Illinois politicians are still vacillating on their budget. Meanwhile, Gov. Bruce Rauner and Senate President John Cullerton have shaken hands on pension reform legislation, and that bill is now being drafted. Let’s hope. Because pension bills in the past have run the gauntlet of controversy and opposition. The union, for one, may not so readily accept this new plan.

The plan seems simple and passably attractive.  It focuses on giving state employees a choice. For instance, an employee who wants to keep the 3 percent, compounded cost-of-living benefits payable in retirement would have to accept a lower pensionable salary. On the other hand, the employee could take the higher salary while working but get smaller cost-of-living raises while in retirement.

Supporters of the Cullerton plan say it could save Illinois about $1 billion annually. They expect the plan to be opposed.

Cullerton is more optimistic. Certainly the Illinois Supreme Court tends to throw out pension reform efforts as happened in 2013 when it said that membership in a public pension system is a contractual relationship and therefore its benefits “shall not be diminished or impaired.” But Cullerton expects support from Speaker Madigan, D- Chicago, whom he described as “not reluctant to take on pension reform.”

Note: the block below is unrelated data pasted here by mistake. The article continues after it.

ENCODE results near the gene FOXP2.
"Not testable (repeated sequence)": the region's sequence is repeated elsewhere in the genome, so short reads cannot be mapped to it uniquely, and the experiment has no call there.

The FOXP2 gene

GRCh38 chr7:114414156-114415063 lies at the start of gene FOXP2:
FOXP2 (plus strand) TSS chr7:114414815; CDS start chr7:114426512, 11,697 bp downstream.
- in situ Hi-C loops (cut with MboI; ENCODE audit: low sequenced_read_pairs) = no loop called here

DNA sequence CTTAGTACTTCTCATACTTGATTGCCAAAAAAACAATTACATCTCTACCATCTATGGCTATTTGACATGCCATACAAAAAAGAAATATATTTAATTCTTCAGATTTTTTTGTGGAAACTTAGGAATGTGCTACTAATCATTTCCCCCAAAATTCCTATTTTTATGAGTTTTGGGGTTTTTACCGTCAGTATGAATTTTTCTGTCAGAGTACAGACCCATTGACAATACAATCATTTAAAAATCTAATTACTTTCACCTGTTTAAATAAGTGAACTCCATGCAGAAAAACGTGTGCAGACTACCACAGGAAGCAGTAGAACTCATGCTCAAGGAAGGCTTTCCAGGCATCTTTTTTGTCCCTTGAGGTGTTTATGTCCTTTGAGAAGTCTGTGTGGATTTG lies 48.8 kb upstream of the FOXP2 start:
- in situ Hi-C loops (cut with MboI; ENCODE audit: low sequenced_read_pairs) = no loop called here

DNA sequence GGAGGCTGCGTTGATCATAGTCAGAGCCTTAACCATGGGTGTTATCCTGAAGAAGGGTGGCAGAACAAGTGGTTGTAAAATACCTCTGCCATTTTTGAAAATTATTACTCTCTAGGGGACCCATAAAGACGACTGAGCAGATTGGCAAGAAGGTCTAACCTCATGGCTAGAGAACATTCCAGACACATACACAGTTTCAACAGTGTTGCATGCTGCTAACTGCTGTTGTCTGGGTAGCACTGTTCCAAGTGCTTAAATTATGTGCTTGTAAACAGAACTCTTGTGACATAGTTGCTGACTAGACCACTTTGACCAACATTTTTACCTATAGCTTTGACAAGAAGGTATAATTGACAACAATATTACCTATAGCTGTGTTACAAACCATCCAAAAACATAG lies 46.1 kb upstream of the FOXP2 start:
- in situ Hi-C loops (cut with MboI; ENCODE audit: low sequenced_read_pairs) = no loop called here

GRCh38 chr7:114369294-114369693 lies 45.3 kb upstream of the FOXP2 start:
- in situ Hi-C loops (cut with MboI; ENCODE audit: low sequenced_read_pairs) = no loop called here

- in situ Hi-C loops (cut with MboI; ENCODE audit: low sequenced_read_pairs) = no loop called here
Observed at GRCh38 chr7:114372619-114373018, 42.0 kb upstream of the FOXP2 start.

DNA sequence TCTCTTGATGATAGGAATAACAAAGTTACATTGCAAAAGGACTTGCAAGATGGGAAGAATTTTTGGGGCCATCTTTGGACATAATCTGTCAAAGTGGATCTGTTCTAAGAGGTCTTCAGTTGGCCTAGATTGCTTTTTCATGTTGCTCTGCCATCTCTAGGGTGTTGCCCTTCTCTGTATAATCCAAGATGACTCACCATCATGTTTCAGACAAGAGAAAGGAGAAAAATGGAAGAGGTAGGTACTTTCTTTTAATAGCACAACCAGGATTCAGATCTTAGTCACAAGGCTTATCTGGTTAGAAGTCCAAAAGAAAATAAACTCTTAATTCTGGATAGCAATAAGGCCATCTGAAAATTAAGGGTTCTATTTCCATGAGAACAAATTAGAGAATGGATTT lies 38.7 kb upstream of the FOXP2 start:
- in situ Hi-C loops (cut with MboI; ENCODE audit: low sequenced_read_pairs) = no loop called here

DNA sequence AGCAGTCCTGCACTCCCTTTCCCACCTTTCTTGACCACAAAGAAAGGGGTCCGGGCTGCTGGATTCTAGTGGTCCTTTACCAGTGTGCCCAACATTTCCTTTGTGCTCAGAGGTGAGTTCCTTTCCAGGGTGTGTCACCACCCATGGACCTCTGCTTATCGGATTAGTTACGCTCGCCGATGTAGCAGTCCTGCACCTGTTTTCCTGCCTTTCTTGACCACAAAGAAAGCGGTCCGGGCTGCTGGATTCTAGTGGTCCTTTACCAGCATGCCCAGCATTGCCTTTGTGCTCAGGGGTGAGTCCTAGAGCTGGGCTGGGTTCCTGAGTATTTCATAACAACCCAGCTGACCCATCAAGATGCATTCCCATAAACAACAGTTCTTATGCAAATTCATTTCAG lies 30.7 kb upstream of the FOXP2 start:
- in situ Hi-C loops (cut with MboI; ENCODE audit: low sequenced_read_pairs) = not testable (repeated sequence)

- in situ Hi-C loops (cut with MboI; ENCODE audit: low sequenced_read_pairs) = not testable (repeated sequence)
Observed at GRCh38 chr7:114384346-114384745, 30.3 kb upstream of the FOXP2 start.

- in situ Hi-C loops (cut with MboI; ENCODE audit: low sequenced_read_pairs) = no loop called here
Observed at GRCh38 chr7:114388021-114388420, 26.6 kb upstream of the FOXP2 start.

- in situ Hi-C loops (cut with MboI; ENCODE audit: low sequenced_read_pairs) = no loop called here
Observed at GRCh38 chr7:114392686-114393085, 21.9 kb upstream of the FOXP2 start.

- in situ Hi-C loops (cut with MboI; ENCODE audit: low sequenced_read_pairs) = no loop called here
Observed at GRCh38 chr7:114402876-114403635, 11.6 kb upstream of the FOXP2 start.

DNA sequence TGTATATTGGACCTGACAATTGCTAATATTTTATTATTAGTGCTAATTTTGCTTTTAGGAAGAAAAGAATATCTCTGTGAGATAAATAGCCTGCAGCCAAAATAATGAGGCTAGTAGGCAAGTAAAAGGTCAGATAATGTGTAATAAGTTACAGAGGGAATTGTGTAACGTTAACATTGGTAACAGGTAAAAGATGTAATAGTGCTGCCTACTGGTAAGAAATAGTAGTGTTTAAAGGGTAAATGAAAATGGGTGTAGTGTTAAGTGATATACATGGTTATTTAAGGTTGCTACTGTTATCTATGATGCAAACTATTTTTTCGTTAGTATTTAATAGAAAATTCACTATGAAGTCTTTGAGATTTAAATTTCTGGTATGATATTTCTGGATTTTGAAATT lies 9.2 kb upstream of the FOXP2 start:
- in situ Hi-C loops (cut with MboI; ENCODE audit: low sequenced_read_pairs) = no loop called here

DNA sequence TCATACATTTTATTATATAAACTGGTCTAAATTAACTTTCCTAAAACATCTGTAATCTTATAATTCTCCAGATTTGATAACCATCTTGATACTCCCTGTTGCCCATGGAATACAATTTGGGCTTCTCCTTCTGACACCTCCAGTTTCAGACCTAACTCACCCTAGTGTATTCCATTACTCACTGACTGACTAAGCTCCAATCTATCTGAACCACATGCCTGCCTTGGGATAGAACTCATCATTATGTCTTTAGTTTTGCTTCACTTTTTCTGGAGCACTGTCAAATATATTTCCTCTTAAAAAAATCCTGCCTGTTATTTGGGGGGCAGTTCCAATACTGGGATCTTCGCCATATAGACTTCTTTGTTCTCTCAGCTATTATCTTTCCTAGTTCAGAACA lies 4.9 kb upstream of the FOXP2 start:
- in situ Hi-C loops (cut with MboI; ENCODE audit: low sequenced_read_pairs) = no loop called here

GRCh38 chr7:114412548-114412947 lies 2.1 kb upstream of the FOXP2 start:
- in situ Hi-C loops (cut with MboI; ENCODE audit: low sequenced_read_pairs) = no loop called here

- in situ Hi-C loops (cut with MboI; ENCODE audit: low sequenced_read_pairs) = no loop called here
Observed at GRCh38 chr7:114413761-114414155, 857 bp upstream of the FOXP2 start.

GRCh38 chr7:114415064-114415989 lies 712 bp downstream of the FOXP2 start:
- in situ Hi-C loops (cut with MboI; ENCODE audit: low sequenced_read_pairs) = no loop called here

The problem may come from other politicians who are ringing bells for the budget bill. Pension reform, some say can wait.

“The problem is going to be many of our members are probably going to say… what about the rest of the budget? What about all the other issues?’”

That’s a good question.

Illinois faces an ongoing budget impasse that has lasted since July in addition to pension funding issues. Perhaps, once one has been resolved the other will follow forthwith.